It’s Monday morning. We’re tired. We’re coming off a weekend of relatively tranquil weather.
Well, wake up and grab the coffee; it seems we have yet another busy period ahead.
The flow will become much more amplified this week, bringing a wide range of sensible weather to the Lower 48. Deep troughing out West combined with a very slight stretching of the polar vortex (neutral AO) will produce stormy and very cold conditions.
In the East, the Southeast Ridge will amplify, producing much warmer than average conditions for many.
A storm track along the boundary between ridging and troughing will allow for several shortwaves to move through. In the warm sector, soggy conditions will prevail along with the chance for a lower-end severe weather event. In the cold sector, a major winter storm will first impact the Pacific Northwest before moving slowly across the northern part of the country. Heavy snow and significant icing will be possible for many.
But let’s go back to temperatures for a moment.
If you’ll watch the gif above, you’ll see the colder west/warmer east materialize and increase as the week wears on. In fact, this amplified pattern will likely produce record lows (west) and record highs (east) simultaneously around mid-week. While the West is experiencing the depths of winter with widespread temps in the 20s/teens/single digits, the East will feel much more like summer than late February.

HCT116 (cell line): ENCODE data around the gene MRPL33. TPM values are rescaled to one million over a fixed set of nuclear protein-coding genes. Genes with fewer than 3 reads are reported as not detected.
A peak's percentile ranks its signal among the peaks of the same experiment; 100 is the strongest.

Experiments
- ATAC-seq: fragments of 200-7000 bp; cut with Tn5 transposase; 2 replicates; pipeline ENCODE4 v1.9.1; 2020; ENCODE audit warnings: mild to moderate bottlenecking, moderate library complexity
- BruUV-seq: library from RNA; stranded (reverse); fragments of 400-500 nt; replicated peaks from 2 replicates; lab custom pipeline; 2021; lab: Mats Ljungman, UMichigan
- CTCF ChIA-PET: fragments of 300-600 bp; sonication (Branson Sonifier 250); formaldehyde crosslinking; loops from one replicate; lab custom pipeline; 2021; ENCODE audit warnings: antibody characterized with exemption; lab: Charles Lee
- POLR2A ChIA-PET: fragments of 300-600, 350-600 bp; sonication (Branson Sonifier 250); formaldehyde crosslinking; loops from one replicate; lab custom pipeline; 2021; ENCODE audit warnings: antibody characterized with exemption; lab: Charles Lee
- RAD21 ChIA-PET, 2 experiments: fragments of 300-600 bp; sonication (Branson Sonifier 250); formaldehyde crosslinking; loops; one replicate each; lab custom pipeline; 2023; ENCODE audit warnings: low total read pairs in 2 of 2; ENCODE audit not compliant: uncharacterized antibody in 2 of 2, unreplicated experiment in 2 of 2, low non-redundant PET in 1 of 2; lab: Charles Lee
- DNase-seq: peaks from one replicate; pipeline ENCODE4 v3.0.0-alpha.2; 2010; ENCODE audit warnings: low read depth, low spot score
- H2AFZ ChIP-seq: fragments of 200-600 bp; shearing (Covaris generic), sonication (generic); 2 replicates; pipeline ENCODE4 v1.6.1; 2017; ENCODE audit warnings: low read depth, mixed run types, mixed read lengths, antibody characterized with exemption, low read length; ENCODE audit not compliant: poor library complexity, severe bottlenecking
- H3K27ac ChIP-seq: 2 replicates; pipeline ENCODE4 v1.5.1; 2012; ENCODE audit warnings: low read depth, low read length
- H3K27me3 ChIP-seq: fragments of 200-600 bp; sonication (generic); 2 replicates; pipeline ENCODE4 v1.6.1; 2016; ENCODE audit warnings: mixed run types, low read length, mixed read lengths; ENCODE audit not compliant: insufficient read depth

See what I mean? By Thursday, temperatures in the Southeast reflect a summer day while the Plains states are locked in the freezer.
In the warm sector, some cities could flirt with all-time highest temperature for the month of February. For example:
- Birmingham, AL – Highest Recorded for February = 83 degrees
- Atlanta, GA – Highest Recorded for February = 83 degrees
- Charlotte, NC – Highest Recorded for February = 82 degrees
- Nashville, TN – Highest Recorded for February = 84 degrees
- Orlando, FL – Highest Recorded for February = 90 degrees
I could go on, but I’m sure you get the picture – it’s gonna be warm.
As far as precipitation goes, the above gif gives us a general idea of what to expect this week.
As I mentioned before, a winter storm will start in the Pacific Northwest and shift eastward as another shortwave approaches from the south. That shortwave will be responsible for heavy snow in the cold sector, potentially significant icing along the boundary between sectors, and the possibility of a few severe storms in the warm sector.
A more in-depth look at the winter storm portion of this week’s forecast will be available in Armando’s blog tomorrow!